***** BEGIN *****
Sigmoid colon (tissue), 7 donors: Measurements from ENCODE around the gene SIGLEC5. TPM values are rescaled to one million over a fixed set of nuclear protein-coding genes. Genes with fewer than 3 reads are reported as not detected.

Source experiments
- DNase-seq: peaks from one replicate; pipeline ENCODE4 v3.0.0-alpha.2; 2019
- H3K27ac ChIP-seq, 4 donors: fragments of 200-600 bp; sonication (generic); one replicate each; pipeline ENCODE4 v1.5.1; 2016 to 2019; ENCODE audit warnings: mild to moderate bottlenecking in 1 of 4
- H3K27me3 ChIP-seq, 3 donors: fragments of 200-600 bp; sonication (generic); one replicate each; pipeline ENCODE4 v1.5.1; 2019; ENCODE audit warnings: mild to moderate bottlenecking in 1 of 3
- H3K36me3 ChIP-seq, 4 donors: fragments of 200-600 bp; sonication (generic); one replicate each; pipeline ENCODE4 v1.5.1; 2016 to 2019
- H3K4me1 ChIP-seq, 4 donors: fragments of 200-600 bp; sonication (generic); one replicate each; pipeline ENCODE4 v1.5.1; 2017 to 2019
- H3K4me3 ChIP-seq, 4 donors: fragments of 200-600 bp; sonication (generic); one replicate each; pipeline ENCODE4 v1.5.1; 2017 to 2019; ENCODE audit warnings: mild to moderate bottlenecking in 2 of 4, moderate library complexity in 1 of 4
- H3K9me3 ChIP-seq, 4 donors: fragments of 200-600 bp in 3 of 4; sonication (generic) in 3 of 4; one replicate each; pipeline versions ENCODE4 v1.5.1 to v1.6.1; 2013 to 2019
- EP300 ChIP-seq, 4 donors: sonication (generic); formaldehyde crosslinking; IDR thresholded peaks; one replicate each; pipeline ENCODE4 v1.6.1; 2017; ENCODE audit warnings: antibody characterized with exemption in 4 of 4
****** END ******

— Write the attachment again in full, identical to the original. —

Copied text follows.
Sigmoid colon (tissue), 7 donors: Measurements from ENCODE around the gene SIGLEC5. TPM values are rescaled to one million over a fixed set of nuclear protein-coding genes. Genes with fewer than 3 reads are reported as not detected.

Source experiments
- DNase-seq: peaks from one replicate; pipeline ENCODE4 v3.0.0-alpha.2; 2019
- H3K27ac ChIP-seq, 4 donors: fragments of 200-600 bp; sonication (generic); one replicate each; pipeline ENCODE4 v1.5.1; 2016 to 2019; ENCODE audit warnings: mild to moderate bottlenecking in 1 of 4
- H3K27me3 ChIP-seq, 3 donors: fragments of 200-600 bp; sonication (generic); one replicate each; pipeline ENCODE4 v1.5.1; 2019; ENCODE audit warnings: mild to moderate bottlenecking in 1 of 3
- H3K36me3 ChIP-seq, 4 donors: fragments of 200-600 bp; sonication (generic); one replicate each; pipeline ENCODE4 v1.5.1; 2016 to 2019
- H3K4me1 ChIP-seq, 4 donors: fragments of 200-600 bp; sonication (generic); one replicate each; pipeline ENCODE4 v1.5.1; 2017 to 2019
- H3K4me3 ChIP-seq, 4 donors: fragments of 200-600 bp; sonication (generic); one replicate each; pipeline ENCODE4 v1.5.1; 2017 to 2019; ENCODE audit warnings: mild to moderate bottlenecking in 2 of 4, moderate library complexity in 1 of 4
- H3K9me3 ChIP-seq, 4 donors: fragments of 200-600 bp in 3 of 4; sonication (generic) in 3 of 4; one replicate each; pipeline versions ENCODE4 v1.5.1 to v1.6.1; 2013 to 2019
- EP300 ChIP-seq, 4 donors: sonication (generic); formaldehyde crosslinking; IDR thresholded peaks; one replicate each; pipeline ENCODE4 v1.6.1; 2017; ENCODE audit warnings: antibody characterized with exemption in 4 of 4